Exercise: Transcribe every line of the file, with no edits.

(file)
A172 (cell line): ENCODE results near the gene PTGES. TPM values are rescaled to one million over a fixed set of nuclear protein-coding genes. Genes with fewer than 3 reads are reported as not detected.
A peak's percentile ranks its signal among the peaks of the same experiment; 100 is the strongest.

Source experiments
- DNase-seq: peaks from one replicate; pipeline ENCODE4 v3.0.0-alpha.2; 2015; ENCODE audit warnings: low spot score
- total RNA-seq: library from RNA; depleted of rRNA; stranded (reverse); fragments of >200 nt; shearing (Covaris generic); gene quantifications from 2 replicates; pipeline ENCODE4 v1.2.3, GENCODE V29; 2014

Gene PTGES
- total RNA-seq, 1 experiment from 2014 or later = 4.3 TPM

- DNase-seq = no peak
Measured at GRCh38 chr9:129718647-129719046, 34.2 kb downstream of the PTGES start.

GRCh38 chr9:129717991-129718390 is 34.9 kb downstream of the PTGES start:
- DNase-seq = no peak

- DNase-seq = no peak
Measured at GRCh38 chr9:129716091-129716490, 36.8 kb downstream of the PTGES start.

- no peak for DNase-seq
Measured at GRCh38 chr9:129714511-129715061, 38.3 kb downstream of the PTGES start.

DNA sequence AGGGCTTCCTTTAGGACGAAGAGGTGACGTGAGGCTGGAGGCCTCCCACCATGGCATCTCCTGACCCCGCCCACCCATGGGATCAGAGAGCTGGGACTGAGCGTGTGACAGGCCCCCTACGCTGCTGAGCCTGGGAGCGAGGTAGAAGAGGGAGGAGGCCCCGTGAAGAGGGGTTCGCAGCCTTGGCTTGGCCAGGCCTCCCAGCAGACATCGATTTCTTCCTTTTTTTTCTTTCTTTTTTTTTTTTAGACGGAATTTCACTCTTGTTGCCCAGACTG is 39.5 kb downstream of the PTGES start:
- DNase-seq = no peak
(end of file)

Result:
A172 (cell line): ENCODE results near the gene PTGES. TPM values are rescaled to one million over a fixed set of nuclear protein-coding genes. Genes with fewer than 3 reads are reported as not detected.
A peak's percentile ranks its signal among the peaks of the same experiment; 100 is the strongest.

Source experiments
- DNase-seq: peaks from one replicate; pipeline ENCODE4 v3.0.0-alpha.2; 2015; ENCODE audit warnings: low spot score
- total RNA-seq: library from RNA; depleted of rRNA; stranded (reverse); fragments of >200 nt; shearing (Covaris generic); gene quantifications from 2 replicates; pipeline ENCODE4 v1.2.3, GENCODE V29; 2014

Gene PTGES
- total RNA-seq, 1 experiment from 2014 or later = 4.3 TPM

- DNase-seq = no peak
Measured at GRCh38 chr9:129718647-129719046, 34.2 kb downstream of the PTGES start.

GRCh38 chr9:129717991-129718390 is 34.9 kb downstream of the PTGES start:
- DNase-seq = no peak

- DNase-seq = no peak
Measured at GRCh38 chr9:129716091-129716490, 36.8 kb downstream of the PTGES start.

- no peak for DNase-seq
Measured at GRCh38 chr9:129714511-129715061, 38.3 kb downstream of the PTGES start.

DNA sequence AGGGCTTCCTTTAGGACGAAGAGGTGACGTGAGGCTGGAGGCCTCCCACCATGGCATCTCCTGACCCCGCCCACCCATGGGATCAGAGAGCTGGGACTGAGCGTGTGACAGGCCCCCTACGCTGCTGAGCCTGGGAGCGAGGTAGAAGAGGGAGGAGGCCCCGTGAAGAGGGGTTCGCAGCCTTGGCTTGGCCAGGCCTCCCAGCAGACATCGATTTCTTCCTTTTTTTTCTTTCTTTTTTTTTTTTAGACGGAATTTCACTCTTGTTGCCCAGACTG is 39.5 kb downstream of the PTGES start:
- DNase-seq = no peak